Article

Macrophages in the embryo and beyond: Much more than just giant phagocytes

Institute for Molecular Bioscience and Cooperative Research Centre for Chronic Inflammatory Diseases (CRC-CID), University of Queensland, Brisbane, Queensland, Australia
genesis (Impact Factor: 2.04). 08/2008; 46(9):447 - 462. DOI: 10.1002/dvg.20417

ABSTRACT Originally recognized as an essential part of the innate and acquired immune systems, macrophages emerged as omnipresent and influential regulators of embryo- and organo-genesis, as well as of tissue and tumor growth. Macrophages are present essentially in all tissues, beginning with embryonic development and, in addition to their role in host defense and in the clearance of apoptotic cells, are being increasingly recognized for their trophic function and role in regeneration. Some tissue macrophages are also found to posses a substantial potential for autonomous self-renewal. Macrophages are associated with a significant proportion of malignant tumors and are widely recognized for their angiogenesis-promoting and trophic roles, making them one of the new promising targets for cancer therapies. Recent expression profiling of embryonic macrophages from different tissues revealed remarkable consistency of their gene expression profiles, independent of their tissue of origin, as well as their similarities with tumor-associated macrophages. Macrophages are also capable of fusion with other cells in tissue repair and metastasizing tumors, as well as with each other in the immune response and osteoclastogenesis. genesis 46:447–462, 2008. © 2008 Wiley-Liss, Inc.

5 Bookmarks
 · 
1,354 Views
  • Source
    [Show abstract] [Hide abstract]
    ABSTRACT: Background Lung immaturity due to preterm birth is a significant complication affecting neonatal health. Despite the detrimental effects of supplemental oxygen on alveolar formation, it remains an important treatment for infants with respiratory distress. Macrophages are traditionally associated with the propagation of inflammatory insults, however increased appreciation of their diversity has revealed essential functions in development and regeneration.Methods Macrophage regulatory cytokine Colony-Stimulating Factor-1 (CSF-1) was investigated in a model of neonatal hyperoxia exposure, with the aim of promoting macrophages associated with alveologenesis to protect/rescue lung development and function. Neonatal mice were exposed to normoxia (21% oxygen) or hyperoxia (Hyp; 65% oxygen); and administered CSF-1 (0.5 ¿g/g, daily¿×¿5) or vehicle (PBS) in two treatment regimes; 1) after hyperoxia from postnatal day (P)7-11, or 2) concurrently with five days of hyperoxia from P1-5. Lung structure, function and macrophages were assessed using alveolar morphometry, barometric whole-body plethysmography and flow cytometry.Results and discussionSeven days of hyperoxia resulted in an 18% decrease in body weight and perturbation of lung structure and function. In regime 1, growth restriction persisted in the Hyp¿+¿PBS and Hyp¿+¿CSF-1 groups, although perturbations in respiratory function were resolved by P35. CSF-1 increased CSF-1R+/F4/80+ macrophage number by 34% at P11 compared to Hyp¿+¿PBS, but was not associated with growth or lung structural rescue. In regime 2, five days of hyperoxia did not cause initial growth restriction in the Hyp¿+¿PBS and Hyp¿+¿CSF-1 groups, although body weight was decreased at P35 with CSF-1. CSF-1 was not associated with increased macrophages, or with functional perturbation in the adult. Overall, CSF-1 did not rescue the growth and lung defects associated with hyperoxia in this model; however, an increase in CSF-1R+ macrophages was not associated with an exacerbation of lung injury. The trophic functions of macrophages in lung development requires further elucidation in order to explore macrophage modulation as a strategy for promoting lung maturation.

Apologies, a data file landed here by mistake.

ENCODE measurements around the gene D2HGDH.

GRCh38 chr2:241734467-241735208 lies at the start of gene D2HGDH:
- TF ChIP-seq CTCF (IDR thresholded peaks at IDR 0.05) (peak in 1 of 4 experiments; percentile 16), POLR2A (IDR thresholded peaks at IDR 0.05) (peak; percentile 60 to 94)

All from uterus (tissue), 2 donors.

Respiratory Research 09/2014; 15(1):110. · 3.13 Impact Factor
  • [Show abstract] [Hide abstract]
    ABSTRACT: Tumor-associated macrophages (TAMs) derived from primary tumors are believed to facilitate circulating tumor cell (CTC) seeding of distant metastases, but the mechanisms of these processes are poorly understood. Although many studies have focused on the migration of CTCs, less attention has been given to TAMs that, like CTCs, derive from tumor sites. Using precision microfilters under low-flow conditions, we isolated circulating cancer-associated macrophage-like cells (CAMLs) from the peripheral blood of patients with breast, pancreatic, or prostate cancer. CAMLs, which are not found in healthy individuals, were found to express epithelial, monocytic, and endothelial protein markers and were observed bound to CTCs in circulation. These data support the hypothesis that disseminated TAMs can be used as a biomarker of advanced disease and suggest that they have a participatory role in tumor cell migration.
    Proceedings of the National Academy of Sciences 02/2014; · 9.81 Impact Factor
  • Source
    [Show abstract] [Hide abstract]
    ABSTRACT: Activating transcription factor 2 (ATF2) is a member of the leucine zipper family of DNA-binding proteins and is widely distributed in tissues including the liver, lung, spleen, and kidney. Like c-Jun and c-Fos, ATF2 responds to stress-related stimuli and may thereby influence cell proliferation, inflammation, apoptosis, oncogenesis, neurological development and function, and skeletal remodeling. Recent studies clarify the regulatory role of ATF2 in inflammation and describe potential inhibitors of this protein. In this paper, we summarize the properties and functions of ATF2 and explore potential applications of ATF2 inhibitors as tools for research and for the development of immunosuppressive and anti-inflammatory drugs.
    Mediators of Inflammation 01/2014; 2014:950472. · 2.42 Impact Factor